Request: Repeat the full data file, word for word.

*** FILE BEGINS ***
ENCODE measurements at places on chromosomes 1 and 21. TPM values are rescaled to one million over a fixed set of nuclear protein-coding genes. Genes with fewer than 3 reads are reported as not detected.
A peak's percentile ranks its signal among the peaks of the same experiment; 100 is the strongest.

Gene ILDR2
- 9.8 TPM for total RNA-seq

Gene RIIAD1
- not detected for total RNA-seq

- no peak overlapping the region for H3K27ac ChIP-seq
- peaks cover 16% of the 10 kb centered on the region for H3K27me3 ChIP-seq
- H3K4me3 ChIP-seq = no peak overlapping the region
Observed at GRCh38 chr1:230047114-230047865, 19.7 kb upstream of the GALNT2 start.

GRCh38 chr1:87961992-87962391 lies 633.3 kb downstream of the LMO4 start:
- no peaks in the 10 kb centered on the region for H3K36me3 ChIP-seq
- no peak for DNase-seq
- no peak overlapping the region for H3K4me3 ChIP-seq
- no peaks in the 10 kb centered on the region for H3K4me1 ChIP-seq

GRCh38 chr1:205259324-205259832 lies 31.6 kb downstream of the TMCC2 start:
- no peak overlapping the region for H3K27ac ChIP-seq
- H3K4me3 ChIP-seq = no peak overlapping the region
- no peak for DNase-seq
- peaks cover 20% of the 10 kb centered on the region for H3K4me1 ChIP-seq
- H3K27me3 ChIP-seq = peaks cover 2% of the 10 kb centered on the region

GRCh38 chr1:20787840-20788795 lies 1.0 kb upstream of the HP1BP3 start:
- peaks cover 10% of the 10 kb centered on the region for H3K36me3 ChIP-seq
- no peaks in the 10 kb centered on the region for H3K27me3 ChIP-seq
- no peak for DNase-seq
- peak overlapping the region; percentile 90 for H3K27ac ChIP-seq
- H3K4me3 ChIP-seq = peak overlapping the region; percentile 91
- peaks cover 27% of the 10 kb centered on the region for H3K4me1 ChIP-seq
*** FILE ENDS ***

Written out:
ENCODE measurements at places on chromosomes 1 and 21. TPM values are rescaled to one million over a fixed set of nuclear protein-coding genes. Genes with fewer than 3 reads are reported as not detected.
A peak's percentile ranks its signal among the peaks of the same experiment; 100 is the strongest.

Gene ILDR2
- 9.8 TPM for total RNA-seq

Gene RIIAD1
- not detected for total RNA-seq

- no peak overlapping the region for H3K27ac ChIP-seq
- peaks cover 16% of the 10 kb centered on the region for H3K27me3 ChIP-seq
- H3K4me3 ChIP-seq = no peak overlapping the region
Observed at GRCh38 chr1:230047114-230047865, 19.7 kb upstream of the GALNT2 start.

GRCh38 chr1:87961992-87962391 lies 633.3 kb downstream of the LMO4 start:
- no peaks in the 10 kb centered on the region for H3K36me3 ChIP-seq
- no peak for DNase-seq
- no peak overlapping the region for H3K4me3 ChIP-seq
- no peaks in the 10 kb centered on the region for H3K4me1 ChIP-seq

GRCh38 chr1:205259324-205259832 lies 31.6 kb downstream of the TMCC2 start:
- no peak overlapping the region for H3K27ac ChIP-seq
- H3K4me3 ChIP-seq = no peak overlapping the region
- no peak for DNase-seq
- peaks cover 20% of the 10 kb centered on the region for H3K4me1 ChIP-seq
- H3K27me3 ChIP-seq = peaks cover 2% of the 10 kb centered on the region

GRCh38 chr1:20787840-20788795 lies 1.0 kb upstream of the HP1BP3 start:
- peaks cover 10% of the 10 kb centered on the region for H3K36me3 ChIP-seq
- no peaks in the 10 kb centered on the region for H3K27me3 ChIP-seq
- no peak for DNase-seq
- peak overlapping the region; percentile 90 for H3K27ac ChIP-seq
- H3K4me3 ChIP-seq = peak overlapping the region; percentile 91
- peaks cover 27% of the 10 kb centered on the region for H3K4me1 ChIP-seq